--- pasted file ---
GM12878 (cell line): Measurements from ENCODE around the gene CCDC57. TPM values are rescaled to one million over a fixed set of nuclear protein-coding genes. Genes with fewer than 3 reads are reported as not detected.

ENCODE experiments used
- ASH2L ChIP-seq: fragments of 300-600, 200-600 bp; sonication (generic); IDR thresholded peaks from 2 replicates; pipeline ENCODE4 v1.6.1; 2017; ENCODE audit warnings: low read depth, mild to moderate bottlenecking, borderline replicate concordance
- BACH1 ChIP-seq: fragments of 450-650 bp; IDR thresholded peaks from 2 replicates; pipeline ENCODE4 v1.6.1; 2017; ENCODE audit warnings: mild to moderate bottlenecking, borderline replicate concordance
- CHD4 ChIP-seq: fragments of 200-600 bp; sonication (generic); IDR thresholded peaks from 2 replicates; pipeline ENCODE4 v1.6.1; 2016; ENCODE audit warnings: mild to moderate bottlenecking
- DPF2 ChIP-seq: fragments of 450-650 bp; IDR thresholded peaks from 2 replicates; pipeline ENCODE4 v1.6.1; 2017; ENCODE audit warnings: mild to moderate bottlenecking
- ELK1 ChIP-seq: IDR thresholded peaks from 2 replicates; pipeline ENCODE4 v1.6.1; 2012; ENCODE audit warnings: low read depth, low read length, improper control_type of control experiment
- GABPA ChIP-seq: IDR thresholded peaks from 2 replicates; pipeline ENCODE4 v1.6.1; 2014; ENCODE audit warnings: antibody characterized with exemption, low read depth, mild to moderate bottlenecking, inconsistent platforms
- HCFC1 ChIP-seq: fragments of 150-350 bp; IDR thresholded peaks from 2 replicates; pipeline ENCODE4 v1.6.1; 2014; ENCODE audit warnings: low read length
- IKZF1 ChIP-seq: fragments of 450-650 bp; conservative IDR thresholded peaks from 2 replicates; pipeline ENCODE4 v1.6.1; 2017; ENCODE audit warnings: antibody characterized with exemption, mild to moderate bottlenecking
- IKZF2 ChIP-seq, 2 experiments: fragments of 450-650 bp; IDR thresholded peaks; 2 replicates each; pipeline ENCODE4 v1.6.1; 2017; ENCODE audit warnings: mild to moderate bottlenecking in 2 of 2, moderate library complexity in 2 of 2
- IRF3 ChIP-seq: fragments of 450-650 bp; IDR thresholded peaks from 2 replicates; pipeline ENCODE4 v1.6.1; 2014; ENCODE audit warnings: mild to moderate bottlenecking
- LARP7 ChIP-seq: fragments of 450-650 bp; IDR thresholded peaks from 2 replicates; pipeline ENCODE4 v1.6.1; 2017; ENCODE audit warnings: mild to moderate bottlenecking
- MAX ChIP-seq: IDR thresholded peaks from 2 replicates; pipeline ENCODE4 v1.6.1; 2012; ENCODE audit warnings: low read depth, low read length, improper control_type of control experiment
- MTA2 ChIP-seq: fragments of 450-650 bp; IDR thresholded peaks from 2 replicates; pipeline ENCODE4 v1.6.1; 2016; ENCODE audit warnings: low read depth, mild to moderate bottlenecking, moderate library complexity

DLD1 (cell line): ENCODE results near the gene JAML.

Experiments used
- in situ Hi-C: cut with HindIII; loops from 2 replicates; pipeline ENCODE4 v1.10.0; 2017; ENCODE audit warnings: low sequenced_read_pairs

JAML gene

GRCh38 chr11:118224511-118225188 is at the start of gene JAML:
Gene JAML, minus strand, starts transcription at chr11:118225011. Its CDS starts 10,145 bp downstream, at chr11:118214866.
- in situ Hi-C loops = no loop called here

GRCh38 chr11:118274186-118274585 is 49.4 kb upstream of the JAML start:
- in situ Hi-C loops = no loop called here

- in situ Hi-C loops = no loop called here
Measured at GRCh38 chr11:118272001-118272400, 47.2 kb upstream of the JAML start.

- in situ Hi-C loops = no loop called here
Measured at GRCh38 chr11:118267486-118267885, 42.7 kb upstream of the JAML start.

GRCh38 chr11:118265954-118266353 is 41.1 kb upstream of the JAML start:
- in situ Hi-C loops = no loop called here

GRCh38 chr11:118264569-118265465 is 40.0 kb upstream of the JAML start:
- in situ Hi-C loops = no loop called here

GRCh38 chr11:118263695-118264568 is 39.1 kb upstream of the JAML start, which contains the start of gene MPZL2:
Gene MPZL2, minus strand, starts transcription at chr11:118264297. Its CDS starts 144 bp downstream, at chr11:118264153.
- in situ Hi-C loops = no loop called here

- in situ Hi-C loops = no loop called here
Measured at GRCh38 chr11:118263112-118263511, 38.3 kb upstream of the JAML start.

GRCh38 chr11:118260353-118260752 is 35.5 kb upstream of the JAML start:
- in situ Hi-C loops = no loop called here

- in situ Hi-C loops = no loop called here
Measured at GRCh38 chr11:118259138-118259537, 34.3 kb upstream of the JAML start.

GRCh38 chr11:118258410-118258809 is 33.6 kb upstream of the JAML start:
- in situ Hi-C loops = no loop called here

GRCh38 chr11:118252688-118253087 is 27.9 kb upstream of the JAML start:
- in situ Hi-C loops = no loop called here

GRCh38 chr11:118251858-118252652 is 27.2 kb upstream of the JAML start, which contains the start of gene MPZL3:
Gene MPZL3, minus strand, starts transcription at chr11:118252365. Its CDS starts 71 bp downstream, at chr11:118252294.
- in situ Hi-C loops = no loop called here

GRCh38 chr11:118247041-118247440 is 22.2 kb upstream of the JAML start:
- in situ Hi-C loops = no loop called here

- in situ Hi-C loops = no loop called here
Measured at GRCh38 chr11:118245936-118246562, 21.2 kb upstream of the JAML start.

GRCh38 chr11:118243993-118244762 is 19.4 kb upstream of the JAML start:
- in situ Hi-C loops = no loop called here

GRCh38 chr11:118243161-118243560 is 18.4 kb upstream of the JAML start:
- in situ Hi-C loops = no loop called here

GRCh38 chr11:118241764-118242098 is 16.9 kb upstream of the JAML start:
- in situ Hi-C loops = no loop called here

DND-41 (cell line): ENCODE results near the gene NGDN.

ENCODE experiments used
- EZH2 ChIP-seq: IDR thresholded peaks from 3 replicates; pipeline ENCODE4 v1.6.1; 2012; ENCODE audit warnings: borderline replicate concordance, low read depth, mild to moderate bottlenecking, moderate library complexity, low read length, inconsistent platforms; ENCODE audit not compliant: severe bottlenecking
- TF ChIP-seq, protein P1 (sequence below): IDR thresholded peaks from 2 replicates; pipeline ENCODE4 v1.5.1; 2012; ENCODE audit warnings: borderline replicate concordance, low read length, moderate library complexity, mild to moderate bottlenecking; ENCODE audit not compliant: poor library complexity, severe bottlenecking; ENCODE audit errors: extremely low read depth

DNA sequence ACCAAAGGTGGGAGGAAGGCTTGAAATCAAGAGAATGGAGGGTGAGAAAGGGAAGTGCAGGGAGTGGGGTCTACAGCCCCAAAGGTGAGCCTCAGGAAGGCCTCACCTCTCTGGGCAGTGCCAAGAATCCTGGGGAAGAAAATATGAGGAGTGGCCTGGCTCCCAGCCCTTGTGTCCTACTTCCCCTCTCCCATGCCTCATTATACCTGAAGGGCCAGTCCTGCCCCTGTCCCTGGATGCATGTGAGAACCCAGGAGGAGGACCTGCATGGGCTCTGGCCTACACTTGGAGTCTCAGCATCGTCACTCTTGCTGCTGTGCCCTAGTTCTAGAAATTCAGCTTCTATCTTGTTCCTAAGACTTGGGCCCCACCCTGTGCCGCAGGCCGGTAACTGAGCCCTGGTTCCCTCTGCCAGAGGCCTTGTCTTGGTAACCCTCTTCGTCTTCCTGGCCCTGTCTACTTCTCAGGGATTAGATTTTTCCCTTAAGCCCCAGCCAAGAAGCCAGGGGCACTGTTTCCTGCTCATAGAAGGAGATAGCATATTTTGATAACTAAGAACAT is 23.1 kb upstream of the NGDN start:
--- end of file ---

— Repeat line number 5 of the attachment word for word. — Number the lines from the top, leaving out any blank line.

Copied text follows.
- CHD4 ChIP-seq: fragments of 200-600 bp; sonication (generic); IDR thresholded peaks from 2 replicates; pipeline ENCODE4 v1.6.1; 2016; ENCODE audit warnings: mild to moderate bottlenecking